• Turing test can be easily fooled by presenting pathologists with smaller image crops (i.e., tissue resolution, larger images have higher likelihood of containing an artifact) or not enough images to draw inferences (i.e., sample size); does not accurately reflect impact on real world grading / staging
Board review style question #1

As opposed to an unpaired image translation task, what different set of procedures are absolutely required to obtain data for a paired image translation task?

  1. Application of at least 2 different tissue stains to the same tissue section
  2. Segmentation of tissue and partitioning into training / validation sets
  3. Tissue restaining and image coregistration of same tissue section
  4. Tissue staining of a partially overlapping set of patients
Board review style answer #1
C. Tissue restaining and image coregistration of same tissue section. C is the only true statement. While any of these steps are helpful for data acquisition for paired and unpaired tasks, a paired task can only be performed if there is precise microarchitectural alignment to the same tissue section. While A is also true, it does not explicitly discuss the coregistration procedure. Procedures discussed in D are relevant for an unpaired analysis. Partitioning the dataset, as discussed in B, can be done for both unpaired and paired assessments. See image above for an example of processing required for a paired analysis.

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Reference: Virtual staining
Board review style question #2
Which assessment method for virtual staining technologies is aligned with clinical application / validity of these technologies?

  1. Concordance with stage / serology / survival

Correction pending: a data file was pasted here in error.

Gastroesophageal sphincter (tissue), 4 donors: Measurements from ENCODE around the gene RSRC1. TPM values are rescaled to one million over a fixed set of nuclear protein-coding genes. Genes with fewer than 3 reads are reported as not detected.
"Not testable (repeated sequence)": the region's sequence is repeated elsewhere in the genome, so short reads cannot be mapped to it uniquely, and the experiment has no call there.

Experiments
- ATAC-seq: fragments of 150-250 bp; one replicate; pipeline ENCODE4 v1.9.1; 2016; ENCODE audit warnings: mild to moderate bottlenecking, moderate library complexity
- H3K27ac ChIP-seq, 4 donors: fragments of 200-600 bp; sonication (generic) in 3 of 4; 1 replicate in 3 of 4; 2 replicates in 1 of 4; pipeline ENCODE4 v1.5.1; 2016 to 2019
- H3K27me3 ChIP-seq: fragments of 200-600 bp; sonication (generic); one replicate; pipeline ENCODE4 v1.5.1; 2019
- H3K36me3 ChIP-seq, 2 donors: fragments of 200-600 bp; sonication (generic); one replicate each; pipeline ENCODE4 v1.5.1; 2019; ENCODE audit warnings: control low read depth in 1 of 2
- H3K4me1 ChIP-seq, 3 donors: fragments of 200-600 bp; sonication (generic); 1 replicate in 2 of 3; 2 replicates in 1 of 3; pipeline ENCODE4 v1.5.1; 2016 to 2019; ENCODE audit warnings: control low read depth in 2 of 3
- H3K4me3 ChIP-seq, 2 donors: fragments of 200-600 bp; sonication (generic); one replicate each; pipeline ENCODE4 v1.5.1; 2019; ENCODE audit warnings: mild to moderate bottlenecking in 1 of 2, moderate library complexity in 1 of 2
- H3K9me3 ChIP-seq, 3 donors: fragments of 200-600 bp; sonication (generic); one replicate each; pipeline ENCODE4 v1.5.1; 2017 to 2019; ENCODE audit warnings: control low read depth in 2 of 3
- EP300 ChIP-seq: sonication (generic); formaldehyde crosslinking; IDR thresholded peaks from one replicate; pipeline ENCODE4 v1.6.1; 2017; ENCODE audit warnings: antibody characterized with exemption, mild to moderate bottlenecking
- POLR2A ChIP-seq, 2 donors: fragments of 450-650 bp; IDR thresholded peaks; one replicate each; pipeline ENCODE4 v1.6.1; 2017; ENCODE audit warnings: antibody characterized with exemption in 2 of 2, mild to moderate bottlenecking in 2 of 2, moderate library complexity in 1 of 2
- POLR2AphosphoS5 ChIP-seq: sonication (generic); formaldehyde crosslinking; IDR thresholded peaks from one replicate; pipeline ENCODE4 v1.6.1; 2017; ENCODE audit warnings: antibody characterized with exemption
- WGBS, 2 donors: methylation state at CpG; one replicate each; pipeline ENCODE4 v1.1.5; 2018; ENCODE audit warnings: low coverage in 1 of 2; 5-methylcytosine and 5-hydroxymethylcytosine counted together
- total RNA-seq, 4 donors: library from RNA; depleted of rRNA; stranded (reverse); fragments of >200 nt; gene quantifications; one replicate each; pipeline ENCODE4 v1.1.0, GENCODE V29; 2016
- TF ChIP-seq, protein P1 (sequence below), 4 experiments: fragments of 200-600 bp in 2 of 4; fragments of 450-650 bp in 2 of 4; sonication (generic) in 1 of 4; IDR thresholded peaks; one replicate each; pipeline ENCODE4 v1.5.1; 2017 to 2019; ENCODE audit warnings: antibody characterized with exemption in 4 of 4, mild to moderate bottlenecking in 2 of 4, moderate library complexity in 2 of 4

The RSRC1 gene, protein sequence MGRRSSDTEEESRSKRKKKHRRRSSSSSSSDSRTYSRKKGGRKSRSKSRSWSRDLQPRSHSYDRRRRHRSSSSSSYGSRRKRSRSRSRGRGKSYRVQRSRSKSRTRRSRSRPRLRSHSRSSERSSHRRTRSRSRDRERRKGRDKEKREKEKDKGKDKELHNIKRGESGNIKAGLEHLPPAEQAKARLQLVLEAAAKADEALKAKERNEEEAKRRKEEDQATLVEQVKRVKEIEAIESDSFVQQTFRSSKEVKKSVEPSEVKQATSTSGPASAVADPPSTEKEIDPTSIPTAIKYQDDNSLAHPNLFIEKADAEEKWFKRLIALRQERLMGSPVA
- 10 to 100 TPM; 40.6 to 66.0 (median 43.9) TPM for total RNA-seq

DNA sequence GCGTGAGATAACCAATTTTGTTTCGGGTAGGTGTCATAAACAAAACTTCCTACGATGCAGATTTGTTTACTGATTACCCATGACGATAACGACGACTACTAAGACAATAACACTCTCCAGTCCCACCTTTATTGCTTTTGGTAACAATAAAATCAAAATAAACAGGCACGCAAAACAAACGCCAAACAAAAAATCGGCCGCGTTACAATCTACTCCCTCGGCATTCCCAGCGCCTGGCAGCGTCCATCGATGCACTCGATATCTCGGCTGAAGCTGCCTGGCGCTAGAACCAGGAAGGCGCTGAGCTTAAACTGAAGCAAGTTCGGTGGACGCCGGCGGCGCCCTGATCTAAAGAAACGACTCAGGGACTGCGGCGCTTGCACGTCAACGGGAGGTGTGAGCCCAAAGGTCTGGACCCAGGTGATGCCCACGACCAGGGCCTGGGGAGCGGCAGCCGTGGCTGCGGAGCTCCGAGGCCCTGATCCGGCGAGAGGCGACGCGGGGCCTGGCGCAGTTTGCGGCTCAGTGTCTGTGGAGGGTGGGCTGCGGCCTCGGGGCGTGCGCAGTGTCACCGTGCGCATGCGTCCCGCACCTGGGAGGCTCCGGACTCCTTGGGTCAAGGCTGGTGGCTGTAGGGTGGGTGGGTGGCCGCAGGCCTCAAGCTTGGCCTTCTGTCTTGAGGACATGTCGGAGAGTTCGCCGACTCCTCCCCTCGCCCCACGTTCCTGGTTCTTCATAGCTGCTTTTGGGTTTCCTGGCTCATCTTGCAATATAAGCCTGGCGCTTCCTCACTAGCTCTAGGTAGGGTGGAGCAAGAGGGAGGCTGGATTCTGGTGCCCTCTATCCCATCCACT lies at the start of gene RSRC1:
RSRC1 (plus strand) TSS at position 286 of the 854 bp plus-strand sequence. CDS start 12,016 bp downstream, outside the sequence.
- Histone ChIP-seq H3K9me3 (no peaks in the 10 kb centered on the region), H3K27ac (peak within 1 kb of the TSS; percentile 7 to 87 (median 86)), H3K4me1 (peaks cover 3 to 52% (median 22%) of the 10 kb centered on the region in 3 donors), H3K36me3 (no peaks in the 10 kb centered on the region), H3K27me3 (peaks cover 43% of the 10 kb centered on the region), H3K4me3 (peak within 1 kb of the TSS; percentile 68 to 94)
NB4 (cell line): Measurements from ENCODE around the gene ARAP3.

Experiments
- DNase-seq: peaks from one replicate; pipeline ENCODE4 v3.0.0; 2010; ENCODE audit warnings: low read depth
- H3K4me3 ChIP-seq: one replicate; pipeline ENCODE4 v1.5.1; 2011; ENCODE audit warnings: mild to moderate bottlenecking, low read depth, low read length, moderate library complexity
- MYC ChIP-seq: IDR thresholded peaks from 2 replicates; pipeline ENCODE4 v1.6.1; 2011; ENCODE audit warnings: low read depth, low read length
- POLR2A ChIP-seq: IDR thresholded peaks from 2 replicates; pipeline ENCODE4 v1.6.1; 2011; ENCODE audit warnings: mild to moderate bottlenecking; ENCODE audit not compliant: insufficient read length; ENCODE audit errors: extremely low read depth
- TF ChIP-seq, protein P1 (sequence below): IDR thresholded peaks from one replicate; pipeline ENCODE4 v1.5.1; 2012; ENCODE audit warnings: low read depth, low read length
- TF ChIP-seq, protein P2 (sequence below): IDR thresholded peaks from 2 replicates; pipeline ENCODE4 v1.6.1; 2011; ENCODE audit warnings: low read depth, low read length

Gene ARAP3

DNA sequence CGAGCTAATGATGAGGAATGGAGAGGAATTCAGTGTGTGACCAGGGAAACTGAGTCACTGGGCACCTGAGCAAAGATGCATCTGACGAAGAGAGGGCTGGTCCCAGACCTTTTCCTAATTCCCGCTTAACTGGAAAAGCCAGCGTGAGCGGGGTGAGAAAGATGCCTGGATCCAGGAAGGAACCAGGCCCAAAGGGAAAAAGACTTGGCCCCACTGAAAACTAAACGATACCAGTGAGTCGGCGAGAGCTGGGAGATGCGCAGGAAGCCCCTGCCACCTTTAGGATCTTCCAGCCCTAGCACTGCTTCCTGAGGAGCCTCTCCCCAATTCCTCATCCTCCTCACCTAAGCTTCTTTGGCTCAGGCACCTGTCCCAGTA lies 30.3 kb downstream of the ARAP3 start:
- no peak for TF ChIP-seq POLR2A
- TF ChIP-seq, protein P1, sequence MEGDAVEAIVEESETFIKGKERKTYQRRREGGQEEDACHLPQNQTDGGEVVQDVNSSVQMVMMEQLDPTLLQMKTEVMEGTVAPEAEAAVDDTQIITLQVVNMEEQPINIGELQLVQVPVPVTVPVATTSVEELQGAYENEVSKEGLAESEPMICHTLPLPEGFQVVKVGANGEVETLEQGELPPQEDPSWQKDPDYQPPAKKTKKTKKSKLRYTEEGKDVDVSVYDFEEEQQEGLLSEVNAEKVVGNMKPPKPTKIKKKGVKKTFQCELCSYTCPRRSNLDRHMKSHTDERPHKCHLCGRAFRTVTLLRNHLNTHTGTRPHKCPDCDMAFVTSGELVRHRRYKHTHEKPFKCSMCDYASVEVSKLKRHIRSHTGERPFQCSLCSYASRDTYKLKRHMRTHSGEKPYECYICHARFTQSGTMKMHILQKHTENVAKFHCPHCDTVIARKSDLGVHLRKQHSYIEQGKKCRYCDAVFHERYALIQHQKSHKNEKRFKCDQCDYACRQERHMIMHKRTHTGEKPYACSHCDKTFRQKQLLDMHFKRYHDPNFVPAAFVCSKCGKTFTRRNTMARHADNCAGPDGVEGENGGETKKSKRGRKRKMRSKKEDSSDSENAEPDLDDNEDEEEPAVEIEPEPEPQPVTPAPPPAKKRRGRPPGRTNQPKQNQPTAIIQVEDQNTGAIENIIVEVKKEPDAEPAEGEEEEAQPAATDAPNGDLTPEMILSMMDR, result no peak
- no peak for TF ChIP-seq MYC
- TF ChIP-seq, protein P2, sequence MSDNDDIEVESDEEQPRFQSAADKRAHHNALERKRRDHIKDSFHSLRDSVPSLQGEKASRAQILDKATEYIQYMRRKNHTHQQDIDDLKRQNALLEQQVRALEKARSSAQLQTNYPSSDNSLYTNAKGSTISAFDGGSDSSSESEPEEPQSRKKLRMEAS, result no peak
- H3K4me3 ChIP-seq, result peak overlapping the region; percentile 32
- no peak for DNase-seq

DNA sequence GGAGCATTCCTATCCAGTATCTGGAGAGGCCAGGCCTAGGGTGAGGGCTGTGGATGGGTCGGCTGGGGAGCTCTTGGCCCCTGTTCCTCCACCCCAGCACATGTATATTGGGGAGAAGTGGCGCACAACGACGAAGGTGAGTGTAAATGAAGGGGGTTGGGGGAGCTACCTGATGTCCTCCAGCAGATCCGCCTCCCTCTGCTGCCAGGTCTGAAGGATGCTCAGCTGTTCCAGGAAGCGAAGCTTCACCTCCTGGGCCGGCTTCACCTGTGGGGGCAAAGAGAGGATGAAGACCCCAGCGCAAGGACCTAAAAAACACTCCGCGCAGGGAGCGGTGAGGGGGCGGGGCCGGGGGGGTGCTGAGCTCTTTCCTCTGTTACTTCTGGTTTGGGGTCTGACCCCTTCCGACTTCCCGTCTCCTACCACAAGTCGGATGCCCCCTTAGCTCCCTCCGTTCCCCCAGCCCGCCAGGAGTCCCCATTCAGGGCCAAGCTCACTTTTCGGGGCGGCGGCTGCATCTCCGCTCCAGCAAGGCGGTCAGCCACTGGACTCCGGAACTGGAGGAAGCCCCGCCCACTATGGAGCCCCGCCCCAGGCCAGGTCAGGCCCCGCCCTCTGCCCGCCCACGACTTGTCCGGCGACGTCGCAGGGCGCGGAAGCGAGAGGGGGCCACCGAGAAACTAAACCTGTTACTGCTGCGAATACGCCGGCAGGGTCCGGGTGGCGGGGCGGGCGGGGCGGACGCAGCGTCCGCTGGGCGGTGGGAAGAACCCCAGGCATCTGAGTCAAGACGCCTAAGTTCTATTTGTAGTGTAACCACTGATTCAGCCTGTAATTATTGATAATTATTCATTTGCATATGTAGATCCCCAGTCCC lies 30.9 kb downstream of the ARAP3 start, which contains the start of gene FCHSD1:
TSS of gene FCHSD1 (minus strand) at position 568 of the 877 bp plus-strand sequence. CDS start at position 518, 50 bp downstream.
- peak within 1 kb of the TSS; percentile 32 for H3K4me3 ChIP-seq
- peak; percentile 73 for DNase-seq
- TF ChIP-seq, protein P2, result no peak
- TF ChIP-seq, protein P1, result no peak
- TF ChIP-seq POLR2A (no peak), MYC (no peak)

2. Cost effectiveness comparison
  3. Surveys for attitudes and beliefs surrounding adoptability
  4. Virtual assessment time
Board review style answer #2
A. Concordance with stage / serology / survival. While all of these assessment methods are relevant for determining the potential to adopt a virtual staining technology, A demonstrates real world application of this approach. If assessments of virtually stained slides reduces the capacity to grade / stage, the approach should not be adopted or should be further iterated on until it can demonstrate noninferiority to the current assessment method. Other visual assessment methods include the Turing test and inception score, which can help determine visual fidelity. The other mentioned assessment methods are helpful for determining the potential to adopt the technology (i.e., does this technology reduce costs [B] and the time required to stain / assess [D]); surveys discussed in C are opportunities to solicit feedback on changes that can make the technology more user friendly and identify additional barriers for adoption. While virtual staining technologies are used to generate synthetic images of tissue, application of these assessment methods are helpful for demonstrating the utility of these technologies. These assessments should be performed in large scale cohort settings prior to initiating a multicenter randomized controlled trial.

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Reference: Virtual staining
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Image 01 Image 02